Study: US states face funding challenges, need to reform budgeting practices

WASHINGTON – U.S. state governments face persistent financial challenges even as the improving economy has boosted tax revenue, a study says, highlighting the need for most states to reform their budgeting practices.

State budgets are being squeezed by rising pension and health care costs, federal spending cuts and overdue repairs and improvements to roads and bridges, according to a report released Tuesday by the State Budget Crisis Task Force. The non-profit was formed three years ago and is co-chaired by former Federal Reserve Chairman Paul Volcker and former New York Lieutenant Governor Richard Ravitch.

The study recommends several steps: State governments should adopt more transparent budgeting practices; implement multiyear financial plans; beef up their oversight of local government budgets; and rebuild their reserve or “rainy day” funds.

Higher pension and medical costs are crowding out other spending, the report said. State funding for pre-kindergarten programs in 2012 fell to the lowest level in 10 years, when adjusted for inflation.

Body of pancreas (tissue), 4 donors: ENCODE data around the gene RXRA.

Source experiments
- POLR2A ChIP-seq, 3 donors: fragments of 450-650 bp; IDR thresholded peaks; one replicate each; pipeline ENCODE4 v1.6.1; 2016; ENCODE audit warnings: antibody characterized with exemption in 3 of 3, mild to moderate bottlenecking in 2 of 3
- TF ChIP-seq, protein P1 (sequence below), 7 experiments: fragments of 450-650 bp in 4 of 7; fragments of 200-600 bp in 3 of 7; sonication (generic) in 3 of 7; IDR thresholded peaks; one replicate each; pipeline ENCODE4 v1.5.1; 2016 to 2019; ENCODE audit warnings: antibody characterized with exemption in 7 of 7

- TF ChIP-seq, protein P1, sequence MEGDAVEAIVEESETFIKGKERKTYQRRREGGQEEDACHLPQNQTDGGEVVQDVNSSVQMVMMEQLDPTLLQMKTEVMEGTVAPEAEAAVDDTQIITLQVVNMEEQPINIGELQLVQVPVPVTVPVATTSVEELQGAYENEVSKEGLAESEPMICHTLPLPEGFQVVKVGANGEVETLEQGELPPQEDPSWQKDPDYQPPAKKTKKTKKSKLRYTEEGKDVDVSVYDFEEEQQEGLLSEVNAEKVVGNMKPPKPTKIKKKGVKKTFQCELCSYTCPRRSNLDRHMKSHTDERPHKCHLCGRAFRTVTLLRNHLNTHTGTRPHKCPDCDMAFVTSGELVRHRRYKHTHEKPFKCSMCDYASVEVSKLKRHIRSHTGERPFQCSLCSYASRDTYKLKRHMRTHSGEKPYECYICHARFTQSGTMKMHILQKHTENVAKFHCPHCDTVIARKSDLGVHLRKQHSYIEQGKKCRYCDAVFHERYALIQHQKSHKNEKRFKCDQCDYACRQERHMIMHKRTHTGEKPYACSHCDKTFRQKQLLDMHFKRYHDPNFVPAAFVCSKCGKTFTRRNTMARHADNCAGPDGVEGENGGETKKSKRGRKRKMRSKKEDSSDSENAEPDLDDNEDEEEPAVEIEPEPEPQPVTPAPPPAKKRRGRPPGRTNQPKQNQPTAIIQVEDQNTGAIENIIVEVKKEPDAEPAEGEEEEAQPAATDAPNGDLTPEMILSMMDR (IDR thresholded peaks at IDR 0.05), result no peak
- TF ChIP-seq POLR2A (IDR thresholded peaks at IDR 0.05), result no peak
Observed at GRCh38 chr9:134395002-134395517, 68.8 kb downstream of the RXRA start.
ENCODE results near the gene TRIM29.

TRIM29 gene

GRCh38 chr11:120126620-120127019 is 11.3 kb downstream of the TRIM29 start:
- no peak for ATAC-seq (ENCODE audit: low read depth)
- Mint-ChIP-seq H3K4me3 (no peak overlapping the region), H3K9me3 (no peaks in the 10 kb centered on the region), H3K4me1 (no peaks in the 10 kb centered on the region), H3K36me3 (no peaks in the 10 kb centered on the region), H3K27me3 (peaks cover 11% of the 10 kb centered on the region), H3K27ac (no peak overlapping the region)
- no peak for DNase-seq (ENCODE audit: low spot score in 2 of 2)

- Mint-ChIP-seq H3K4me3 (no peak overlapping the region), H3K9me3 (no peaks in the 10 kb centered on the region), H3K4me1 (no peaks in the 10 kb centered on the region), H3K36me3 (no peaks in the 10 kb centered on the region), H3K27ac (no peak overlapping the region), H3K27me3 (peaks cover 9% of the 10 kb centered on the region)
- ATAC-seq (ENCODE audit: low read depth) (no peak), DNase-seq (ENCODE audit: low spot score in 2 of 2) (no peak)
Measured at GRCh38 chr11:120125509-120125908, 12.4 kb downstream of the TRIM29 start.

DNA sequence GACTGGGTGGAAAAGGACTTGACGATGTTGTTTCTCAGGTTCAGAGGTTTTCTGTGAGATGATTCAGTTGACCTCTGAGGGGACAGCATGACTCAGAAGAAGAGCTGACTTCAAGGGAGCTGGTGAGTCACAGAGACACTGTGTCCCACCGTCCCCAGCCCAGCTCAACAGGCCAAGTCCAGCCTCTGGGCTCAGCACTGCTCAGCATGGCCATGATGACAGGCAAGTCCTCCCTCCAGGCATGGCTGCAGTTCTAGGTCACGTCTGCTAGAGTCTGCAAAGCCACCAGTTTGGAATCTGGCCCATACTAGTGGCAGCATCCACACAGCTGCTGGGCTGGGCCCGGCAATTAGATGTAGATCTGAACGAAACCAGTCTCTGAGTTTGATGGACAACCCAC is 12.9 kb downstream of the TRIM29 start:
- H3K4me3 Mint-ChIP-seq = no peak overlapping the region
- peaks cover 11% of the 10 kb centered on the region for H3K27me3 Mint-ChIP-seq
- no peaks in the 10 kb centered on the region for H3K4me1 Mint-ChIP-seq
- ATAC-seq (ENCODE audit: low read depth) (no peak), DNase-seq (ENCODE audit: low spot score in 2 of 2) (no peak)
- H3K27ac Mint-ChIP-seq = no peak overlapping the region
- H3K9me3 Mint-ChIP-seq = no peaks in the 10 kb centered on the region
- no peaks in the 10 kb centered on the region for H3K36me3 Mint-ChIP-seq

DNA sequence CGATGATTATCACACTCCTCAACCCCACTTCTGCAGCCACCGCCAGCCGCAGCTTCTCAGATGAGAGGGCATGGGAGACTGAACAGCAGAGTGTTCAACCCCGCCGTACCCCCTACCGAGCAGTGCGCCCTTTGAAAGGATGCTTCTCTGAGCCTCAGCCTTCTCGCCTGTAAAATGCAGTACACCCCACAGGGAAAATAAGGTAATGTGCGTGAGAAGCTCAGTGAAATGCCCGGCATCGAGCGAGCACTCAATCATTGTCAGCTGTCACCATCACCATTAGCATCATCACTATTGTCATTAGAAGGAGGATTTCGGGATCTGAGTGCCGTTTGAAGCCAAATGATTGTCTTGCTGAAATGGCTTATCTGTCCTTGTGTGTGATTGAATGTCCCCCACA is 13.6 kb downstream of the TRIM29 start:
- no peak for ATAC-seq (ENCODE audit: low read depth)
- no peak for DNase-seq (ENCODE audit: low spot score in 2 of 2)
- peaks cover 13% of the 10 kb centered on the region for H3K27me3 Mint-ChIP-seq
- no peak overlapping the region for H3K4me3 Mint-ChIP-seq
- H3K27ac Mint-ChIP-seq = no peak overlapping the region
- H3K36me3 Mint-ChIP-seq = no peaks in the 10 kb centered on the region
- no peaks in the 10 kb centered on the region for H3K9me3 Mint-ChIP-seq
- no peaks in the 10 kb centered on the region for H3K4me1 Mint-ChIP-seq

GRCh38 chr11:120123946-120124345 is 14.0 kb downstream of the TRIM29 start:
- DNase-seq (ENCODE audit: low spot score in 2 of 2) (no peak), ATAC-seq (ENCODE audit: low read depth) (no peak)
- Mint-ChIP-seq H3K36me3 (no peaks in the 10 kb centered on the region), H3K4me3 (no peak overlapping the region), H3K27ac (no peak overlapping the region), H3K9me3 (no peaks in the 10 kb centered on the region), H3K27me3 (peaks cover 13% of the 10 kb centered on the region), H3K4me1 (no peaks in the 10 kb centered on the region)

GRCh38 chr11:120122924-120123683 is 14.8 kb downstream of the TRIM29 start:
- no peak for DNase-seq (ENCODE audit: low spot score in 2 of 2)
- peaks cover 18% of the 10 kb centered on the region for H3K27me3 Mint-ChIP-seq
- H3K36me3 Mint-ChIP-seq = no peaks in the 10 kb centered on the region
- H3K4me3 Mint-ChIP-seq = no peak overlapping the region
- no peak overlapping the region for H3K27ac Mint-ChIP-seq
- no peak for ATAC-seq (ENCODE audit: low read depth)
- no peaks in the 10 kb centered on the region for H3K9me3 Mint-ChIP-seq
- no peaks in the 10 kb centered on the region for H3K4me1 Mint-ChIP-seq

“The ability of state … governments to meet their obligations to public employees, to creditors, and, most critically, to the education and well-being of the public is deteriorating,” the study said.

Taxe revenue isn’t increasing quickly enough to resolve all the states’ financial problems, the report said. States’ biggest challenges are long term, such as rising pension costs, rather than short-term issues stemming from the recession. Yet states are avoiding needed structural reforms and instead are relying on a “misguided and widely held belief” that they can “grow out of their financial problems,” the task force said.

The task force also recommended that the federal government do more to track the impact of its spending cuts on state and local government finances. For example, proposals in Congress to boost the Medicare eligibility age from 65 to 67 would require states to cover their employees and retirees for two additional years, imposing significant costs.